Rameen Beroukhim, MD, PhD
Assistant Professor of Medicine, Harvard Medical School
Office phone: 617-632-2166
Preferred contact method: appointment phone
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Glioma, Meningioma, Somatic genetics of cancer
Area of Research
Dana-Farber Cancer Institute
450 Brookline Avenue
Boston, MA 02215
- V Scholar Award, 2009
Our research team focuses on understanding the genetic changes in cancer and how these genetic changes affect cancer behavior. We have a particular focus on brain cancers, although we study many types of cancer. All our projects involve collaborations with multiple other groups at the DFCI, Broad Institute, and multiple other institutions.
We have undertaken a variety of genomic approaches to profiling large numbers of cancers, including the use of SNP arrays, expression arrays, and sequencing. We have also developed several computational approaches to understand these data.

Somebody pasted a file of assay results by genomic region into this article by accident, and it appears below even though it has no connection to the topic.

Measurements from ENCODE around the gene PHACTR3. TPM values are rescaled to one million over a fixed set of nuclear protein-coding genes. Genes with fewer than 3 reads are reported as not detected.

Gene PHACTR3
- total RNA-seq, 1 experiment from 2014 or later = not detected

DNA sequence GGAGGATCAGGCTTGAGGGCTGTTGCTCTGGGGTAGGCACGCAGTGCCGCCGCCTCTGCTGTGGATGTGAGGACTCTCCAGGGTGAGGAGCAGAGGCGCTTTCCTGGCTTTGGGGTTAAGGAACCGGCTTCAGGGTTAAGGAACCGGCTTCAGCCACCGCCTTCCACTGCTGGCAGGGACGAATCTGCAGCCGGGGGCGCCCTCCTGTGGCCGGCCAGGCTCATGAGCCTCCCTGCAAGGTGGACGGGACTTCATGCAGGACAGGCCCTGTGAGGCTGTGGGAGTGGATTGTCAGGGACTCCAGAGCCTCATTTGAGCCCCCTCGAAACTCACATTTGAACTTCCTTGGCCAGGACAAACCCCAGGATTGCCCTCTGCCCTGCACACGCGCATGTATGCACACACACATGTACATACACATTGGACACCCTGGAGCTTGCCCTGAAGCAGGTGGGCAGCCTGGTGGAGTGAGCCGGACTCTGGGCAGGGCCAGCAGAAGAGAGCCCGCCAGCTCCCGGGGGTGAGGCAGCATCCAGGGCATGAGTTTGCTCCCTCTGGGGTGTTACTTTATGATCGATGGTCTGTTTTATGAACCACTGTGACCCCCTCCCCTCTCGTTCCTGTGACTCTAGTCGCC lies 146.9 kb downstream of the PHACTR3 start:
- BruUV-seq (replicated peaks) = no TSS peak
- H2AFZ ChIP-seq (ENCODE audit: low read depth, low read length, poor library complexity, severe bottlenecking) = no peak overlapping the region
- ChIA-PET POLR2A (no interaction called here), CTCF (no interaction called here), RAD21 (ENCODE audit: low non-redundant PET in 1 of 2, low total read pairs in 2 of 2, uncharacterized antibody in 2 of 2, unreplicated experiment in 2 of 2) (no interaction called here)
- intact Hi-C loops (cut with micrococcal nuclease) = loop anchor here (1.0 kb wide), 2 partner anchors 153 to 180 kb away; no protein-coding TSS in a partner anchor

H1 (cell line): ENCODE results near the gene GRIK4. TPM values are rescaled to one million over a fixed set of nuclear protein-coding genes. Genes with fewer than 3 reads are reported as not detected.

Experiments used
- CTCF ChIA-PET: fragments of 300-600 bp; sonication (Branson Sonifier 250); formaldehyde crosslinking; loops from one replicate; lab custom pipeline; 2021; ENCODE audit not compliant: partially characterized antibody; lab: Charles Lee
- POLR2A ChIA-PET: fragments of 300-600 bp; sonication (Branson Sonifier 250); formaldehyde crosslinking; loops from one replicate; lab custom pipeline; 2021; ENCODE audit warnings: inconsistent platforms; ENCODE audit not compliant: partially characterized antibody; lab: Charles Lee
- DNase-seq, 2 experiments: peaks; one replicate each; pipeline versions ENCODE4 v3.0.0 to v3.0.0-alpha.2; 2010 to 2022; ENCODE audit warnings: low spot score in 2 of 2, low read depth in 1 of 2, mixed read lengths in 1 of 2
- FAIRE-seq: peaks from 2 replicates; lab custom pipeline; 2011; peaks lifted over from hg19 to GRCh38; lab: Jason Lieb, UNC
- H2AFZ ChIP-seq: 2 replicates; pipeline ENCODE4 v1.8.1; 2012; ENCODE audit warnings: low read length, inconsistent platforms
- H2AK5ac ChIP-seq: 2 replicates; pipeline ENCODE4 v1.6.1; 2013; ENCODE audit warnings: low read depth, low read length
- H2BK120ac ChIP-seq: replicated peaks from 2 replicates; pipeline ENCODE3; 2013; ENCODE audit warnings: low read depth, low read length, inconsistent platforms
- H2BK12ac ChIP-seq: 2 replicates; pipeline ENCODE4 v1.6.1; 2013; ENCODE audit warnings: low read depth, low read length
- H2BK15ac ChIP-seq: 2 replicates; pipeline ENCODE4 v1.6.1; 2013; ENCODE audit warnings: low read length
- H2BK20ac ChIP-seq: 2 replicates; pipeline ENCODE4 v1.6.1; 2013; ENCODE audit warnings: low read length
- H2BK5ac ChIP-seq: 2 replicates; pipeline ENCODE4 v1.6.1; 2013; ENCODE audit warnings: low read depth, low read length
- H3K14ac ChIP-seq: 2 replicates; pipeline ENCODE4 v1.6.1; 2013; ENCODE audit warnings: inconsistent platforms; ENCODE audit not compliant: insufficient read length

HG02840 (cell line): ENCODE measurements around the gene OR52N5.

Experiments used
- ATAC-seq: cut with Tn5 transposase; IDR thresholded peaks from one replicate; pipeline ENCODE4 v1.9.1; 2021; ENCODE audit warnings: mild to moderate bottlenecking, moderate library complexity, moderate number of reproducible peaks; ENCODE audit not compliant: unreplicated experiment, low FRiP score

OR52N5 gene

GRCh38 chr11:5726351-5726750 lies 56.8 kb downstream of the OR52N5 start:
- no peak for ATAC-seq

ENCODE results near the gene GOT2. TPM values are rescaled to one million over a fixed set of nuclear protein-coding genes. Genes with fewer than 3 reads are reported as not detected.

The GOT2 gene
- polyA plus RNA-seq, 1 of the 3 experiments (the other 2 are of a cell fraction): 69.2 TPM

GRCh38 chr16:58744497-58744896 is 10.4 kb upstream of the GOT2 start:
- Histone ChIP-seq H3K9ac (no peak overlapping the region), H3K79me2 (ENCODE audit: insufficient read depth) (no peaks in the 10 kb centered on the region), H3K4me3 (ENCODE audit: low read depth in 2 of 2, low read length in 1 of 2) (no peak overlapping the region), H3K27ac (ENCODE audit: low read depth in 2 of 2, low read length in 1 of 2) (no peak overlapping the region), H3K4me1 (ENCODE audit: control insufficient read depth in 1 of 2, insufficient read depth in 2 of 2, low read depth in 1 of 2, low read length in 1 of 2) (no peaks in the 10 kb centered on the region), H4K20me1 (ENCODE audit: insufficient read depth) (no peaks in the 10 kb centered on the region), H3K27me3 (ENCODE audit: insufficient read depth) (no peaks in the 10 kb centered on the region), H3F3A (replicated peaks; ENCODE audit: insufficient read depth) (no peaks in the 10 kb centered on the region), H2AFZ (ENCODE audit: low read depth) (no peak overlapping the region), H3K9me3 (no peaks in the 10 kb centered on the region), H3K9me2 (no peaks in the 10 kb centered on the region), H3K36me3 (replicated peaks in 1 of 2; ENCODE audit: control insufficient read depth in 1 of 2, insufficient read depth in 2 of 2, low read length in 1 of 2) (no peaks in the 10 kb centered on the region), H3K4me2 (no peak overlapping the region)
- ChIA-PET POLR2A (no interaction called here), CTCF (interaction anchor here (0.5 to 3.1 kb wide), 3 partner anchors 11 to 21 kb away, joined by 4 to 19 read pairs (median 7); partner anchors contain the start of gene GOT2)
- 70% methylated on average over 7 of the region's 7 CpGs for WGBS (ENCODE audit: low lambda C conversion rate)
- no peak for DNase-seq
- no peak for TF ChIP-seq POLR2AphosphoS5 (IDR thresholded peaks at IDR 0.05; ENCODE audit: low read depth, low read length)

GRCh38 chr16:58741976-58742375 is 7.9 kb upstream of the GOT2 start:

For copy-number changes, which are some of the most frequent somatic genetic events in cancer, we developed an approach (GISTIC, for Genomic Identification of Significant Targets In Cancer) that simultaneously identifies those events that are most likely to drive cancer development and profiles individual specimens for the set of events they have undergone. We have used this approach to identify new oncogenes in several cancer types, including lung, esophageal, and colorectal cancers. We published an analysis of over 3000 cancer copy-number profiles in 2010, which is one of the most-cited publications in cancer from that year. This study identified two new amplified oncogenes (MCL1 and BCL2L1) and showed both lineage-specific genetic events and events that were shared across many cancer types. We have also used this approach to identify prognostic indicators in endometrial cancers and predictors of pathway dependency several cancer types, including glioblastoma and renal cancer.
We have performed integrated genomic analyses across multiple datasets. For example, we have integrated copy-number data with functional screens to identify novel vulnerabilities associated with genomic losses in cancer.
We have performed high-throughput sequencing analyses of several cancer types. For example, we found mutations in SMO and AKT1 in meningiomas, which may serve as therapeutic targets in these diseases. We have also found rearrangements of MYBL1 in pediatric low-grade gliomas.